jeparlefrancais1-390x216.jpgNearly 2 million. That is the number of people who speak French in the United States today. They come from Europe and Canada, as well as Haiti and Africa. With an expected 800 million French speakers in the world by 2050, and 83% of them living in Africa, French is not only a fast-growing international language, it is an increasingly multicultural language that can only be an asset to the future of our students, and a resource that should not be wasted for their communities.

Why the French Heritage Language Program (FHLP) ?

For many of these French speakers, maintaining this first or second language is often a challenge, especially for new immigrants and disadvantaged families. Because they are focused on English acquisition, the French speaking students tend to lose their French very quickly when they arrive in the US. However, research proves that bolstering a first language accelerates the learning of a second language, like English! The French Heritage Language Program was created to prevent this loss and foster native language use.

Created in 2005, the main goal of the French Heritage Language Program (FHLP) is to help francophone immigrants and young Americans with francophone background to maintain their linguistic and cultural heritage. For more than 11 years now, it has been dedicated to supporting underserved French-speaking youths making French an asset for new Americans.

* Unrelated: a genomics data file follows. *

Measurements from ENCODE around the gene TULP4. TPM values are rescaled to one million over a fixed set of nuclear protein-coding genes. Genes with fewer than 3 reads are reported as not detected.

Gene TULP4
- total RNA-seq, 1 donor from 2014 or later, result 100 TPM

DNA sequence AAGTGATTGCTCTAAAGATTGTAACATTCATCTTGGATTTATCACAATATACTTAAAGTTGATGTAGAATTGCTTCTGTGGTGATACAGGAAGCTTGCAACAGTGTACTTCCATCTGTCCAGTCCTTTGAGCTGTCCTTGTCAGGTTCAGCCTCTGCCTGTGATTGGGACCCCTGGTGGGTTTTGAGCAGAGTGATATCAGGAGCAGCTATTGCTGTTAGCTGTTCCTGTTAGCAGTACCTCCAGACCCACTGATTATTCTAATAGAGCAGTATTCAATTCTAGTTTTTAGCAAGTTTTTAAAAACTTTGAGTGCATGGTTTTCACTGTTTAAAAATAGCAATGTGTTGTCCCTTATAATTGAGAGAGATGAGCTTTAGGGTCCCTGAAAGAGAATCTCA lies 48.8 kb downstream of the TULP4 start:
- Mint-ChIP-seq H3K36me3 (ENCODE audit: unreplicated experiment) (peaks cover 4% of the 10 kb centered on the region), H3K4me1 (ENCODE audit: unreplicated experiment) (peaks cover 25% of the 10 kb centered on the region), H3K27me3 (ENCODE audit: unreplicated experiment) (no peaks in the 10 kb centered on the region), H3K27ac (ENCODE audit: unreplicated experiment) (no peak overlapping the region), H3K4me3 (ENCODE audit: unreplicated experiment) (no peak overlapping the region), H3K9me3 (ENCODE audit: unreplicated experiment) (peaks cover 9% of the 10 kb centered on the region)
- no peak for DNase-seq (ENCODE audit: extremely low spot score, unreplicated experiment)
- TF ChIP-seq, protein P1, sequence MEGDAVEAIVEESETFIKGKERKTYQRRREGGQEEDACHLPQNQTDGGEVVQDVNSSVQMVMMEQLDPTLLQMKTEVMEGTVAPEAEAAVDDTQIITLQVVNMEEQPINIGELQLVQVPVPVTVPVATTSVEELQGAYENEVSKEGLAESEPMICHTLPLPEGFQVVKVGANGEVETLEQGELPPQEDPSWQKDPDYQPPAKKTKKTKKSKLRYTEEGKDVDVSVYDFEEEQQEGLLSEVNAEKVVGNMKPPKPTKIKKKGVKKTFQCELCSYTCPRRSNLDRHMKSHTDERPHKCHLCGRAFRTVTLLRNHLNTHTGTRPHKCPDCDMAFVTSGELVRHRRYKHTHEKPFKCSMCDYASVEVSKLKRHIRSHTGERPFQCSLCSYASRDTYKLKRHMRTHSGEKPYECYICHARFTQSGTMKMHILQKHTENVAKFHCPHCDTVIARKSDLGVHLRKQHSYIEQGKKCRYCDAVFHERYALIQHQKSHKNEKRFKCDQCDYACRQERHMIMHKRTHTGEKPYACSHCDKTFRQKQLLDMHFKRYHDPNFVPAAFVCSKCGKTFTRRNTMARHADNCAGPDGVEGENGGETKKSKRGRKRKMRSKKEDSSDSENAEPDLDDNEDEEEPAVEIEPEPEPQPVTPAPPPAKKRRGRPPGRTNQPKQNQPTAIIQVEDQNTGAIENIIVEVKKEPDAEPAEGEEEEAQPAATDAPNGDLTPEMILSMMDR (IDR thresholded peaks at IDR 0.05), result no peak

Today, the program is present in 4 of New York City’s 5 boroughs, and offers workshops in 10 schools within the Internationals Network for Public Schools, in the Bronx, Queens, Brooklyn and Manhattan. More than 200 NYC students now partake in the FHLP activities every year. Moreover, the program’s success in New York has led to expanding classes in other states and including Boston, Maine, Miami and Philadelphia.

 

More information: FHLP